Ten Novel Ways to Increase Your Sales

October 31st, 2013

Ten Novel Ways to Boost Your Sales GraphCould your sales use a boost right now? Looking for a new idea or two?

How about ten!

Listen to my appearance on the CONNECT! radio show with Deb Calvert. In this hour-long interview, I share ten strategies and tactics you can use to increase your sales. Whether you’re a salesperson, sales manager or business owner, you’ll get something of value from this program.

10 Novel Ways to Increase Your Sales: Don Cooper on the CONNECT! Radio Show

To learn more about Deb Calvert and listen to her interviews with other business experts, check out People First Productivity Solutions.

Why Klout Matters to Your Sales

October 24th, 2013

Whether you’re in sales, marketing or HR, you need to understand Klout. And if you’re a small business owner, professional or CEO, you need to fully embrace it.

Why, you ask?

Gina Carr and Terry Brock do an excellent job of answering that question in their new book, Klout Matters: How to Engage Customers, Boost Your Digital Influence and Raise Your Klout Score for Success.

What exactly is Klout? In simple terms, a Klout score is a measurement of a person’s—or a company’s—online influence. Carr and Brock liken it to a FICO credit score or a BMI (Body Mass Index) score—it doesn’t tell you everything, but it gives you a pretty good idea of where you stand in a simple, easy-to-grasp number.

Your Klout score is based on how, how much and how often people engage with you in the social media world. Klout’s algorithms use more than 12 billion pieces of data every day to determine how influential a given person or brand is.

The average Klout score is 40, on a scale of 1 to 100. The higher your score, the more influential you are. Carr and Brock both have Klout scores in the high 70’s, putting them in the top 1% of online influencers. (Wondering what mine is? See for yourself here.)

Is there value in raising your Klout score? Yes and no. For most companies, your prospective customers aren’t looking up your Klout score to decide whether or not to buy from you. But if you’re a professional (a speaker or consultant for example), or you work in sales or marketing, a high Klout score could mean the difference between the job going to you or to someone else.

However, as a measurement tool, Klout can tell you how effectively you’re engaging with prospects and customers via your social media efforts. As Carr and Brock point out:

“Your Klout Score is going to be a reflection of the marketing and interaction with customers that you do in the right way. We recommend that you do not focus on your Klout Score. Focus instead on doing those activities that are naturally right for connecting with customers and making them ‘giddy with glee.’ Engage with customers. If you focus on doing what your customers want and how you can solve their problems, you will inevitably build your business. As you build your business, the natural outcome will be a higher and stronger Klout Score.”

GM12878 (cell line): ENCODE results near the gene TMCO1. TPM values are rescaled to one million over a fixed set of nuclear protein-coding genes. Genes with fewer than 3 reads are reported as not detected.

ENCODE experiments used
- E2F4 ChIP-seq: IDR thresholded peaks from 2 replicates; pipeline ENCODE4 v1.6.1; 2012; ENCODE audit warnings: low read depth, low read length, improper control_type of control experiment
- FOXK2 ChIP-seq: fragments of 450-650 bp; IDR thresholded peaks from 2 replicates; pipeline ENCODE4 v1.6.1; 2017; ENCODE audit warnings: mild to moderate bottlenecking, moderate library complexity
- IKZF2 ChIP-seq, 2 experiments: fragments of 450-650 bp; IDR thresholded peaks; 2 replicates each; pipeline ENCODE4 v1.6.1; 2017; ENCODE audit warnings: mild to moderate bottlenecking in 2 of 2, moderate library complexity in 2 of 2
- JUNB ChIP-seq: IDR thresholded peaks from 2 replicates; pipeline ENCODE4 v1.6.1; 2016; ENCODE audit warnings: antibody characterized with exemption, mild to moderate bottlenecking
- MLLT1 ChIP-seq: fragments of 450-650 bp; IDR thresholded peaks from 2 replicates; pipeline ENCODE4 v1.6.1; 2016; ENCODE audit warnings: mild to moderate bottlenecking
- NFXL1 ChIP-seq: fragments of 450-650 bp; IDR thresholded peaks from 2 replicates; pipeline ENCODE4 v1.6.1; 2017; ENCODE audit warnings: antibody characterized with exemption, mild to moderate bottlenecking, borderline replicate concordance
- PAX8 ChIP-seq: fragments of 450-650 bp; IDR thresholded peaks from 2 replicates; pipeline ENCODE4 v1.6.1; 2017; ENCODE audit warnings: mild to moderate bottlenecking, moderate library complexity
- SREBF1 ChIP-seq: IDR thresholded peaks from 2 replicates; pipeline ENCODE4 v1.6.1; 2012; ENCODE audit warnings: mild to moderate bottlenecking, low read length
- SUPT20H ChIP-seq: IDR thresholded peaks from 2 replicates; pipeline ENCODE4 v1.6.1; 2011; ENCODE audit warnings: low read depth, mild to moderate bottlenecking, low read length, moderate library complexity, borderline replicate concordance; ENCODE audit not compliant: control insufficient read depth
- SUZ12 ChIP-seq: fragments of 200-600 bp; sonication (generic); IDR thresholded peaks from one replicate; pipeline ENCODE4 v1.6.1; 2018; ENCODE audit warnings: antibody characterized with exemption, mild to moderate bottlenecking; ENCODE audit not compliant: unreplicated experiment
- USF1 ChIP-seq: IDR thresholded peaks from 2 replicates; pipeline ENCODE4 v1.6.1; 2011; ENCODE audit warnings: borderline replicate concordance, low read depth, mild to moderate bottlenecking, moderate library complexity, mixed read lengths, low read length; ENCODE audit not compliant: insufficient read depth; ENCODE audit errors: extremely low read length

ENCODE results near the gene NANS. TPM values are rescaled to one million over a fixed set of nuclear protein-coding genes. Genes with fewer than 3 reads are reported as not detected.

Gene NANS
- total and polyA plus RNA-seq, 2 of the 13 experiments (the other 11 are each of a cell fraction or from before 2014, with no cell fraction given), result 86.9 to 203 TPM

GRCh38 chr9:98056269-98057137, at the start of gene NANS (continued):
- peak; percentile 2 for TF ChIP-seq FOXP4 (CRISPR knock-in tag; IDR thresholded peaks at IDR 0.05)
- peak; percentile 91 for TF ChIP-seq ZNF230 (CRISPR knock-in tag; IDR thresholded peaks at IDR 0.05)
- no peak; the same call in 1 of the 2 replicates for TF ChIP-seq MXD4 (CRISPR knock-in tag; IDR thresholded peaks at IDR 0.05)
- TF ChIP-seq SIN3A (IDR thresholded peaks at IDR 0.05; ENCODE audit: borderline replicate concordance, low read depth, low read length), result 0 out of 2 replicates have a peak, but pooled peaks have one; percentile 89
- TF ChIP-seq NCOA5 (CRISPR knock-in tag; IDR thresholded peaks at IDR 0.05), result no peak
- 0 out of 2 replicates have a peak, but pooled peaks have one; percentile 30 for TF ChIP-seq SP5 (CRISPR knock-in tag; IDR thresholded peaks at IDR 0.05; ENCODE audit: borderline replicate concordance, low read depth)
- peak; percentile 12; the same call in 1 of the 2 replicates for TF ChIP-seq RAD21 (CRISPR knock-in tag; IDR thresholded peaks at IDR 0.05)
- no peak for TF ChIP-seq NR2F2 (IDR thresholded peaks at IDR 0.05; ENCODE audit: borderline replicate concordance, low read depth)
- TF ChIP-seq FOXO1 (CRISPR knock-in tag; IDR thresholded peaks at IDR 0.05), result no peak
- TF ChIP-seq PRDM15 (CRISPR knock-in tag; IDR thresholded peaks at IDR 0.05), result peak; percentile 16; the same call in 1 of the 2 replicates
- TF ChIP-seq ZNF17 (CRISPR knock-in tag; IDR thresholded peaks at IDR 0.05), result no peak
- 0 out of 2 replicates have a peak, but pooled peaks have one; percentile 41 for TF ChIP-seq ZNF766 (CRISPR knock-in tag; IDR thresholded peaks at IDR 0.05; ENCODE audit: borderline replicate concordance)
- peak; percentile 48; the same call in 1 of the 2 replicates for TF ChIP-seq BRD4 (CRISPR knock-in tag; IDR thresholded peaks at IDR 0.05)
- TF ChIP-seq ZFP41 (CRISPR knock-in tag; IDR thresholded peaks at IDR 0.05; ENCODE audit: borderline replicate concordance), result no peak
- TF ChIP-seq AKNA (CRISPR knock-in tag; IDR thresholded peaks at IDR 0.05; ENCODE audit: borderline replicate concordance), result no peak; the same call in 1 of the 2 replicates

And that’s not all. Arguably the biggest value in Klout for a company is the emergence of a new sales strategy:

“Another example of using a Klout Score would be for a local business to seek out key influencers. A restaurant might want to target particular customers who have a high Klout Score. These individuals could be offered certain discounts or VIP treatment. These customers would then be able to talk about the service they received and the quality of food at the restaurant.

In the past, advertisers who wanted to reach a given market would pay a lot of money to  TV and radio stations, newspapers, outdoor advertising, and other promotional media to get attention. Imagine that if instead of spending all your limited advertising dollars on mass media, you could target those key people who are most influential in areas where your buyers congregate. Engaging your target market with highly influential people is often a much better use of your limited dollars and results in much more sales.”

Carr and Brock offer many more strategies for using Klout in your business, as well as for improving your social media effectiveness, which leads to a higher Klout score. The book covers how to set up your Klout profile, the difference between being influential and being noisy, and tactics for maximizing your impact on Twitter, Facebook and LinkedIn.

Klout Matters is well-researched and well-written. It’s a valuable book for virtually anyone in business. Klout is a whole new type of business tool. And it’s a tool that, if used strategically, can boost your sales and your overall business success.

Get it at Amazon:

Klout Matters: How to Engage Customers, Boost Your Digital Influence–and Raise Your Klout Score for Success